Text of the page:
Liiingo thus far has about 40 customers, ranging from the Idaho Falls Zoo to Weiser Classic Candy and Historic Nauvoo, and is about to undergo a statewide rollout, Sorensen said. “Places that have a rich history and where you really want to be able to immerse yourself in the experience, that’s where it really takes off,” she said. 

The app is also being used in verticals other than travel and tourism, such as medical, government, and public information, but Sorensen is focusing on travel and tourism for now. “In tourism, the adoption cycle is much more rapid,” she said. “We have to make sure we stay really focused on our targets.”

New opportunities

Liiingo is going through some changes. Sorensen has been accepted into the Women in Cloud’s Cloud Accelerator Cohort, which means she will be able to partner with companies such as Microsoft, Google, and Amazon Web Services on enterprise sales and be included in online marketplaces as an approved partner, she said. “The accelerator is incredibly intense, an awesome opportunity,” she said.

Another is that Liiingo has been invited by the U.S. Department of Commerce to participate in an international technology trade mission in November to several European countries, Sorensen said. “We’re building out the model in Idaho that we’ll be able to take to other states, and also internationally,” she said. “Your tourists are going to multiple places, so this will help them have a consistent experience and help places cross-market each other.”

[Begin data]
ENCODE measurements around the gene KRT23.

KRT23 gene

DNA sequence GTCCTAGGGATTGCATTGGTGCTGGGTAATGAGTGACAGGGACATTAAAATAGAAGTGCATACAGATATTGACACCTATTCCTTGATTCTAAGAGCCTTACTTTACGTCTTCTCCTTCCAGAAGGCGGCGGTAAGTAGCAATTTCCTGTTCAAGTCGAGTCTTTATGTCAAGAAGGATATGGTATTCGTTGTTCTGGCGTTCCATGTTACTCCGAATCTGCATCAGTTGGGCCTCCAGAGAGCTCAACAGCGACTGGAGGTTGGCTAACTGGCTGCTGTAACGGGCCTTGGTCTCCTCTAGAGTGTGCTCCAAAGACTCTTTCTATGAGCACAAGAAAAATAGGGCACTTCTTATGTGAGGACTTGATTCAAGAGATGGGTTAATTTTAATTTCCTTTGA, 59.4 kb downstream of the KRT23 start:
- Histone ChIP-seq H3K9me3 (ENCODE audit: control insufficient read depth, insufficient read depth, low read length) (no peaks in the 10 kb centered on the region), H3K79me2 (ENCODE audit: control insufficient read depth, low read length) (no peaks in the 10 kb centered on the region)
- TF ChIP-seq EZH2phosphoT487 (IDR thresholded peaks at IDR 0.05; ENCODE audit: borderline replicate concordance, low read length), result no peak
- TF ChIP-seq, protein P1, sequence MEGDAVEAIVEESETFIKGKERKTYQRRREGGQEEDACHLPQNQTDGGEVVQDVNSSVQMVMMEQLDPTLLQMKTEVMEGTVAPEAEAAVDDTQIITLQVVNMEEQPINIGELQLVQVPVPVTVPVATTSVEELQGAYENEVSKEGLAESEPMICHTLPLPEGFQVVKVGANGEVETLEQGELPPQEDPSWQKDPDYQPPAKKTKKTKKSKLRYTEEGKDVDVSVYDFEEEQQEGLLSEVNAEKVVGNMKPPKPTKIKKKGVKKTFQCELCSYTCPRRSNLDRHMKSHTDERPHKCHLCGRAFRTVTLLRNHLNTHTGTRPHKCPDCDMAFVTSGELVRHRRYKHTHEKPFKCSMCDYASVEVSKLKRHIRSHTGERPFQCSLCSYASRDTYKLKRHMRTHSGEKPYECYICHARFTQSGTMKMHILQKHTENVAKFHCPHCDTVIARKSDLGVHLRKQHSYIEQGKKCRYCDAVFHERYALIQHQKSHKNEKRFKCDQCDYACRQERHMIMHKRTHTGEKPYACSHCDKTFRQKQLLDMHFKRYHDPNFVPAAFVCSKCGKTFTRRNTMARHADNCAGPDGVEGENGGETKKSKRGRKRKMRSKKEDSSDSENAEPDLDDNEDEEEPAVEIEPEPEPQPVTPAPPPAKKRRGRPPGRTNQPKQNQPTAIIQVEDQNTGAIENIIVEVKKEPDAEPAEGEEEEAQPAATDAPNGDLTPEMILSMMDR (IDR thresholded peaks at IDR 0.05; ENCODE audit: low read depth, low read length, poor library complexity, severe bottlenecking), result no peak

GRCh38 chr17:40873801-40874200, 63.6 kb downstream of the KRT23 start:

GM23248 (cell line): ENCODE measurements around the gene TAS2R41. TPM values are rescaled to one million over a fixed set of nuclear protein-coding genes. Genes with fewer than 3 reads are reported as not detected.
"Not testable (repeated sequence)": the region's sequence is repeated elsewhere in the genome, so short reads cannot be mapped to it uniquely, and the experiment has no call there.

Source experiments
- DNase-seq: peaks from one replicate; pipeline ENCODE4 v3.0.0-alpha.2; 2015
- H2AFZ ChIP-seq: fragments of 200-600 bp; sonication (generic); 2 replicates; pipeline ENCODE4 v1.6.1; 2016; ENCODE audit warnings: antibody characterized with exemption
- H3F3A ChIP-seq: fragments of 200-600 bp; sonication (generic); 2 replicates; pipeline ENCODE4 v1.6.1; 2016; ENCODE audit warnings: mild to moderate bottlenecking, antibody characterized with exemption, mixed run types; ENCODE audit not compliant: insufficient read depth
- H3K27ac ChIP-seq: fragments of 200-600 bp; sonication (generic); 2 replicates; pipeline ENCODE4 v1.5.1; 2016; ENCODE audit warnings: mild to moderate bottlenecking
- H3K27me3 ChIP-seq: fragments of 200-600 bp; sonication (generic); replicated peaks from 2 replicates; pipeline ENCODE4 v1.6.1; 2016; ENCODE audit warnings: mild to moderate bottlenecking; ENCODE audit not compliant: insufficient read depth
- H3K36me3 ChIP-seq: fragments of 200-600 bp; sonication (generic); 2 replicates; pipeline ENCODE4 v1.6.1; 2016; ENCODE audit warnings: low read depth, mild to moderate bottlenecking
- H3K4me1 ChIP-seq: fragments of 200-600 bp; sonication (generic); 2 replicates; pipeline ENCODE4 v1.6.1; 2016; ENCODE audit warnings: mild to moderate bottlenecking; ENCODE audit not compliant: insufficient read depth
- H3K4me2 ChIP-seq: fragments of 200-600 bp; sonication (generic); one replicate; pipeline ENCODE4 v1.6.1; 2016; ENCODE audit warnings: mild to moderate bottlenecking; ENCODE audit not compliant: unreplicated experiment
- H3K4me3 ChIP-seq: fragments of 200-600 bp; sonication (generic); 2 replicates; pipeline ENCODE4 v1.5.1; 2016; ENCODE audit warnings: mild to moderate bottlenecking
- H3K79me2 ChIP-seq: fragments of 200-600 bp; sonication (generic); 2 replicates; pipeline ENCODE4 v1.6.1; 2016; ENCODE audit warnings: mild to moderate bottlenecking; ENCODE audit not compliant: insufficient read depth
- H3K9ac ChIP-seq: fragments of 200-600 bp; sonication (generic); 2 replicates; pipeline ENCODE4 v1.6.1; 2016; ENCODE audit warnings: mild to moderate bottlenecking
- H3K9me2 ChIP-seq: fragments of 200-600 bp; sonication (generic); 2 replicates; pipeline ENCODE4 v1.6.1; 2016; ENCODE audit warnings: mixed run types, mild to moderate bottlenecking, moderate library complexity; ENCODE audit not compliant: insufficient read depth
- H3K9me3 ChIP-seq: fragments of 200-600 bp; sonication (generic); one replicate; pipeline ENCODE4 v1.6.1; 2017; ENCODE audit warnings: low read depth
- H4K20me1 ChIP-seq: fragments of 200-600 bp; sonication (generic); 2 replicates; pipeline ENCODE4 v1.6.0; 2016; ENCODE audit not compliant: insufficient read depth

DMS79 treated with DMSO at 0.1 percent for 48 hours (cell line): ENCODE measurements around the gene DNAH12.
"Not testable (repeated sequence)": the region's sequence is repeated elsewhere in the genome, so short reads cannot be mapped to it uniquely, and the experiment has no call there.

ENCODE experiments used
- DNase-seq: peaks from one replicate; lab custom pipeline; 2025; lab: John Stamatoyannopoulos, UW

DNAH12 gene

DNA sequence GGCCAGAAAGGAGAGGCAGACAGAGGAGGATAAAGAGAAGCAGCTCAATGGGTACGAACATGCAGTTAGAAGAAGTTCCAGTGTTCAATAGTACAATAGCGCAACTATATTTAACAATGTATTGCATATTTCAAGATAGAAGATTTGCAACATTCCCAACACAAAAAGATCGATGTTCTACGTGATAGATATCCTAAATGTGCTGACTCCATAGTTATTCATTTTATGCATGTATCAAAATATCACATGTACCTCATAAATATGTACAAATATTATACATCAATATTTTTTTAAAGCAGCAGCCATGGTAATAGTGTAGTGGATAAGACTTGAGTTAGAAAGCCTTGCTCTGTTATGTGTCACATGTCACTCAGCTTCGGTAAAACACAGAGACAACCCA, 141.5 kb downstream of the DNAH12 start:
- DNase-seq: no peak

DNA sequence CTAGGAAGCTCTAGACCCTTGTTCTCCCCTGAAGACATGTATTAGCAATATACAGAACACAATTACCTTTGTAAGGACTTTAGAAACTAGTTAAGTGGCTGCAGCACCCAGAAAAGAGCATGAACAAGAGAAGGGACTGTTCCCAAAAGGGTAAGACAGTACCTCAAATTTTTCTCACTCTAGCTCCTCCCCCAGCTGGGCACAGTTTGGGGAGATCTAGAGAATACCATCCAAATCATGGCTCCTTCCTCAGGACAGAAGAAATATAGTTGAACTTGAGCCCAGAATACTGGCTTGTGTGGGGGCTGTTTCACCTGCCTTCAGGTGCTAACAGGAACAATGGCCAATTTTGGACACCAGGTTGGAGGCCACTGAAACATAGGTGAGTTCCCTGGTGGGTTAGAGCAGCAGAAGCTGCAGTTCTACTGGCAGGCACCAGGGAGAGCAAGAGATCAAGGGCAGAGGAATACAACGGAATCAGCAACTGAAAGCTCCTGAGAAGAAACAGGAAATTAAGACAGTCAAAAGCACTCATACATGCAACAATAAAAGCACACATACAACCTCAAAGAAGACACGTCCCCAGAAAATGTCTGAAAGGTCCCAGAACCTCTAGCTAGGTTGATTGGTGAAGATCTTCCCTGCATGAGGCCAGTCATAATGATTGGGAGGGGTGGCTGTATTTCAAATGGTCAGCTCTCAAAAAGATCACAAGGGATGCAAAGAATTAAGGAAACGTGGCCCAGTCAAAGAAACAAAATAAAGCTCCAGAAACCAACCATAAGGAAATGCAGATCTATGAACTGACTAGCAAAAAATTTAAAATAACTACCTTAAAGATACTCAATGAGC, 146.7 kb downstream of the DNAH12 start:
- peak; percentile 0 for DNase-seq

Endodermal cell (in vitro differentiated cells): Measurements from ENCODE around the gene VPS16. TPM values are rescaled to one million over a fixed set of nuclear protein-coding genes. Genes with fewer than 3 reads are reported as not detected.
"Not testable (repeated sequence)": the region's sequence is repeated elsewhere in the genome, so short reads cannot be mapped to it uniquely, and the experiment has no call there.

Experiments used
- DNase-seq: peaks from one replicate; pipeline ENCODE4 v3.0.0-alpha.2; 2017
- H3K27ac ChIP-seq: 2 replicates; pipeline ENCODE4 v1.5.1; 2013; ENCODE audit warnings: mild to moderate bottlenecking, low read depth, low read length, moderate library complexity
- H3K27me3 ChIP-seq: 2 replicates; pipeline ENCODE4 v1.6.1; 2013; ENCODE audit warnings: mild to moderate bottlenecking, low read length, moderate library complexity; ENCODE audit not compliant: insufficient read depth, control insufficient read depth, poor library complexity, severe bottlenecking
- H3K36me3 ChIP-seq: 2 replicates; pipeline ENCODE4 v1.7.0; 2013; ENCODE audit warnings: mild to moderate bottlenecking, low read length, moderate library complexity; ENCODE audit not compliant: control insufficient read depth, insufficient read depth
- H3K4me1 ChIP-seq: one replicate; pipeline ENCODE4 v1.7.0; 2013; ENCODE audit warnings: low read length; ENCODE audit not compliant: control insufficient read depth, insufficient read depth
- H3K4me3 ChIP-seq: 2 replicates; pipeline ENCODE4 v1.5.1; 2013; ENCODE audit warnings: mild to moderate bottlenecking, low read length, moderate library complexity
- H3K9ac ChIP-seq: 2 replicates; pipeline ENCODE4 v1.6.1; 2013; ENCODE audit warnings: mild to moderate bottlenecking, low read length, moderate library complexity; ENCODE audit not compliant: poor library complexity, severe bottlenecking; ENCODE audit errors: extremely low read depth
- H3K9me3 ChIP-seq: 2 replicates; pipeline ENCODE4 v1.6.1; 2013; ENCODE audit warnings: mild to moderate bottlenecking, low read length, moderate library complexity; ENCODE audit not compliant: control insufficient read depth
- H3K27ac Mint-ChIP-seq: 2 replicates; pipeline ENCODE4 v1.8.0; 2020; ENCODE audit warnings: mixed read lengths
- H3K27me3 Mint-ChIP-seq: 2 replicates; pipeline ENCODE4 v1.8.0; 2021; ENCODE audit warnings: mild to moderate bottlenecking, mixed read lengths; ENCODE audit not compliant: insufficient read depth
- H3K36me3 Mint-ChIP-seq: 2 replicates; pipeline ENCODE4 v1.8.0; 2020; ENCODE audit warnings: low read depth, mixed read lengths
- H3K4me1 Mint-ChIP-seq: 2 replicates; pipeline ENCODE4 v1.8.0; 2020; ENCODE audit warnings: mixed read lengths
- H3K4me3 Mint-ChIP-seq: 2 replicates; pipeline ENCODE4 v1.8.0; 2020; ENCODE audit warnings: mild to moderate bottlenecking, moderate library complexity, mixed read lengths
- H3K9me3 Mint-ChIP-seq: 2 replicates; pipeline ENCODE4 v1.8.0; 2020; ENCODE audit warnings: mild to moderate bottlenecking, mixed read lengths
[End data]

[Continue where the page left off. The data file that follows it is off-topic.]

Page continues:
In terms of pricing, Liiingo recently introduced online self-service activation with a price point as low as $20 per month, meaning that entry level pricing ranges from $20 to $100 per month. “We anticipate at this point that our growth will accelerate significantly, especially paired with Microsoft and Google,” Sorensen said. Enterprise plans, which add services to that and create groups of associated applications, range up to $1,000 per month, she said. “When you look at a custom app, the average cost is still $60,000 to $150,000,” she noted. 

And how about the company itself?

Liiingo in action. Image courtesy Liiingo.

Currently, Liiingo has 15 employees, all but two of whom are in Idaho. The company’s offices are in the Kiln coworking space, with some employees hybrid and some primarily remote, Sorensen said. 

Sorensen is also in the middle of a $2.5 million seed round, which she is expecting to close by the end of this month. “This round should take us to profitability,” she said, and it’s open to private investors as well as to angel investors and venture capitalists. She’s planning on a Series A raise next year. Thus far, Liiingo has been primarily funded by individual private Idaho investors. “The startup ecosystem here is very supportive,” she said. 

And after that? “My goal was to build something we could partner with a hyperscaler to bring this globally more quickly,” Sorensen said. “I anticipate that within three to five years, we’ll likely be looking at an exit,” probably through acquisition. “It could be Microsoft or Google,” she said. “There’s a lot of good potential there for companies that can really help us scale globally.”

Fisher is a digital nomad who writes about entrepreneurship.

This article was created as a collaboration between Boise Entrepreneur Week, Built in Idaho and Trailhead